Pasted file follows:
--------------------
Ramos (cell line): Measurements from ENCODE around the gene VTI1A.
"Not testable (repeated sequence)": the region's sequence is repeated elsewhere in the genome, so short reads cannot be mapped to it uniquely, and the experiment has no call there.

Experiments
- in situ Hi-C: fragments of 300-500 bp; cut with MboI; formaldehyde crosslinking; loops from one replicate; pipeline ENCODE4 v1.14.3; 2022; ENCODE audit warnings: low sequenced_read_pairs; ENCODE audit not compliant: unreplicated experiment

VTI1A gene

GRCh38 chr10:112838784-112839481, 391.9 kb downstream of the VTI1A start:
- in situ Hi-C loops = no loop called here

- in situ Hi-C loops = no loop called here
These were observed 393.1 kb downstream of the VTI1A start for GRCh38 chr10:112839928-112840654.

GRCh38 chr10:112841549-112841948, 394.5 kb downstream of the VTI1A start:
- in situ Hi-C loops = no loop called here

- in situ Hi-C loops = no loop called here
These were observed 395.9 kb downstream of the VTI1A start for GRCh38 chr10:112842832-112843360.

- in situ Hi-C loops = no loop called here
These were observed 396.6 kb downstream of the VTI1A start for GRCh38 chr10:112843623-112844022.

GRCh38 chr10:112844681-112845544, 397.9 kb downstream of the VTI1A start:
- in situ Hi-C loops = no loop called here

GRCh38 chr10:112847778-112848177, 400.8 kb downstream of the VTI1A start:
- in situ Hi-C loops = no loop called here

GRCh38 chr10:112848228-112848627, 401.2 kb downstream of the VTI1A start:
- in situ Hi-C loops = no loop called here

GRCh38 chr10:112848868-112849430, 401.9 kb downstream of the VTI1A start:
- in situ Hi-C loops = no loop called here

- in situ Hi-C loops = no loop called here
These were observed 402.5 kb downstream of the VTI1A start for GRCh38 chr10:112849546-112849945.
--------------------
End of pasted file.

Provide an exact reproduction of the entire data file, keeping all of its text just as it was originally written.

Ramos (cell line): Measurements from ENCODE around the gene VTI1A.
"Not testable (repeated sequence)": the region's sequence is repeated elsewhere in the genome, so short reads cannot be mapped to it uniquely, and the experiment has no call there.

Experiments
- in situ Hi-C: fragments of 300-500 bp; cut with MboI; formaldehyde crosslinking; loops from one replicate; pipeline ENCODE4 v1.14.3; 2022; ENCODE audit warnings: low sequenced_read_pairs; ENCODE audit not compliant: unreplicated experiment

VTI1A gene

GRCh38 chr10:112838784-112839481, 391.9 kb downstream of the VTI1A start:
- in situ Hi-C loops = no loop called here

- in situ Hi-C loops = no loop called here
These were observed 393.1 kb downstream of the VTI1A start for GRCh38 chr10:112839928-112840654.

GRCh38 chr10:112841549-112841948, 394.5 kb downstream of the VTI1A start:
- in situ Hi-C loops = no loop called here

- in situ Hi-C loops = no loop called here
These were observed 395.9 kb downstream of the VTI1A start for GRCh38 chr10:112842832-112843360.

- in situ Hi-C loops = no loop called here
These were observed 396.6 kb downstream of the VTI1A start for GRCh38 chr10:112843623-112844022.

GRCh38 chr10:112844681-112845544, 397.9 kb downstream of the VTI1A start:
- in situ Hi-C loops = no loop called here

GRCh38 chr10:112847778-112848177, 400.8 kb downstream of the VTI1A start:
- in situ Hi-C loops = no loop called here

GRCh38 chr10:112848228-112848627, 401.2 kb downstream of the VTI1A start:
- in situ Hi-C loops = no loop called here

GRCh38 chr10:112848868-112849430, 401.9 kb downstream of the VTI1A start:
- in situ Hi-C loops = no loop called here

- in situ Hi-C loops = no loop called here
These were observed 402.5 kb downstream of the VTI1A start for GRCh38 chr10:112849546-112849945.